Open every day of the year
Summer Hours (March 1 - Oct 31)
Admissions Open 9 a.m. to 5 p.m.
Grounds close at 6 p.m.
Ages 12-64: $17
Ages 65+: $14
Ages 3-11: $12
2 and Under: Free
2014 Free Days: 11/3, 11/14, 11/20
By Jennifer Nixon, Denver Zoo Bird Keeper
Introducing this week’s Feathered Friend - Alice the Scarlet Ibis, (Eudocimus ruber). Some people confuse her with a flamingo since she is also long-legged and bright pink. Flamingos however are much larger and spend most of their time on the ground. Alice likes to spend her time mainly in the canopy during the day basking in the sunshine. Since she is crepuscular Alice is most active at dusk and dawn and that is when she comes down to the ground to eat.
Alice has a summer home and a winter home since she is not very tolerant to cold weather. In the summer you will find her in the trees of the Primate Panorama Forest Aviary with some roseate spoonbills and cattle egrets. In the winter, you will find her in the flamingo winter holding exhibit above the flamingos with the same spoonbills and egrets. Alice was just moved to her summer home yesterday to enjoy some warm weather and sunshine. In the wild all of these species can overlap in their ranges because they all have a slightly different way of eating. Scarlet ibis use their super cool beak to probe in the mud for food.
Alice will be 21 years old this July (which will obviously require a lot of celebrating!) and was hatched in San Antonio, Texas. She has lived here in Denver for three years.
Alice eats fish, meat and krill as her main diet and sometimes she gets small mice or mealworms as a treat. Like flamingos, the colour of her feathers is dependent on what she eats, so we also add some red pigment to her food. In the wild the color would come from shellfish like shrimps that contain a carotenoid pigment. In her spare time she enjoys hanging out in a flock with her other bird friends.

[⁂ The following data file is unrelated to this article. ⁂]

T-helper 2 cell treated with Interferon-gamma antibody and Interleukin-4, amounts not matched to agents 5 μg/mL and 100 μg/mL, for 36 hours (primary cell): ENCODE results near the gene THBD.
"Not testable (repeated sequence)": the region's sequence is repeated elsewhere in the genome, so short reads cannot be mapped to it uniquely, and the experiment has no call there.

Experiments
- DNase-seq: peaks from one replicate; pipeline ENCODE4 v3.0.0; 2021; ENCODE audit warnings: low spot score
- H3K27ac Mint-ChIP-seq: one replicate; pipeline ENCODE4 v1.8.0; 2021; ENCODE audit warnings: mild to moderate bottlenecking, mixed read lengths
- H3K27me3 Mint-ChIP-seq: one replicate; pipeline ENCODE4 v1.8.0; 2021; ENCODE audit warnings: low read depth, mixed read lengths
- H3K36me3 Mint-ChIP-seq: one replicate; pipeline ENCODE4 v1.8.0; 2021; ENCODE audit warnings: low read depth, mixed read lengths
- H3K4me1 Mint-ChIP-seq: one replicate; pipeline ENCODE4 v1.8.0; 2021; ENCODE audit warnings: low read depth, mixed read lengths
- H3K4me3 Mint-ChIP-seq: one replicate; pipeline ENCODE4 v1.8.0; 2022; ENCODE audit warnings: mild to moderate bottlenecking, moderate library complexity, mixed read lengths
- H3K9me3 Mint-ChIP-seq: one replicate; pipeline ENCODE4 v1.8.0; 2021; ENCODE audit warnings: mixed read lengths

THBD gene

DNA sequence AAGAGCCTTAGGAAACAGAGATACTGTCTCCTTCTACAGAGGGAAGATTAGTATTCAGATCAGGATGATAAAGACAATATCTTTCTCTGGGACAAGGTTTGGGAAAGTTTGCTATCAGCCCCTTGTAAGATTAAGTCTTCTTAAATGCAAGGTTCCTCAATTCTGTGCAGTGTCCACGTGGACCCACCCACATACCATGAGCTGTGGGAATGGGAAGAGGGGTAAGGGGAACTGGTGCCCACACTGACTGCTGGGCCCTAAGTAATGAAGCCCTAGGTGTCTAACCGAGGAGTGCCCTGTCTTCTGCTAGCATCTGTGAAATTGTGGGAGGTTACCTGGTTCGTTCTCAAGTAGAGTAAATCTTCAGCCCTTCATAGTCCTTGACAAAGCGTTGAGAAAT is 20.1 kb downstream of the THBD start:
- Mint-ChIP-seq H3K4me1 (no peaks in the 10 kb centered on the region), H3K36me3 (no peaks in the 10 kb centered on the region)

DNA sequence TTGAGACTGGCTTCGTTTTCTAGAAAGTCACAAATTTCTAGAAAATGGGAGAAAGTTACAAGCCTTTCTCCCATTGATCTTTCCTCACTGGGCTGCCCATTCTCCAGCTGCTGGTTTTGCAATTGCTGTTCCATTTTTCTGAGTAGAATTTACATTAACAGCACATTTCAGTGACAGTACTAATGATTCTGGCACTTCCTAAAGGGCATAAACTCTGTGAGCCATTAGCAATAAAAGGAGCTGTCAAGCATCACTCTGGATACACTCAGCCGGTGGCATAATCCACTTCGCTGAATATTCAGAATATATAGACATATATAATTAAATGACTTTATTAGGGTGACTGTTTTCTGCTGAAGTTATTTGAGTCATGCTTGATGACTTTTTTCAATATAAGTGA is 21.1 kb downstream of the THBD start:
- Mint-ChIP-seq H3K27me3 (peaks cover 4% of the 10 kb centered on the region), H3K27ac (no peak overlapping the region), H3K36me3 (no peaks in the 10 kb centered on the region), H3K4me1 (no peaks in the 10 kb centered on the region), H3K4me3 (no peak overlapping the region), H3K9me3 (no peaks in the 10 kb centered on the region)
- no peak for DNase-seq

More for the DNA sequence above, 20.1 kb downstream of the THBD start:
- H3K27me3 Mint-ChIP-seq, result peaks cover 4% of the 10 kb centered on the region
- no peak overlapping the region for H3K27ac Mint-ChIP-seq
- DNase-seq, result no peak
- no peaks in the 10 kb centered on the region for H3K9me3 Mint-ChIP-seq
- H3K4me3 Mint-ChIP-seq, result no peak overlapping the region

Her species is from South America, mostly on the north coast where they live in a number of aquatic habitats, such as mangroves and mud flats. The population size is numerous and they are designated as Least Concern by the IUCN Redlist, however locally they are in decline in some areas. In the wild it would be normal for scarlet ibis to live in groups with other species, just like they do here at the Denver Zoo. This is most likely since large numbers provide good protection from predators in the wild. Alice doesn’t have to worry about that here in her summer or winter home. Many people now consider scarlet ibis and American white ibis to be two subspecies of the same American ibis and wish to have then reclassified as such.
You can visit at her current home in Primate Panorama Forest Aviary near the Great Apes building. It might be hard to see her legs when she is high up in a tree but Alice wears a purple band on her right leg. Bring your binoculars for a better look. Inside the aviary you can walk amongst the birds for an up close and personal experience.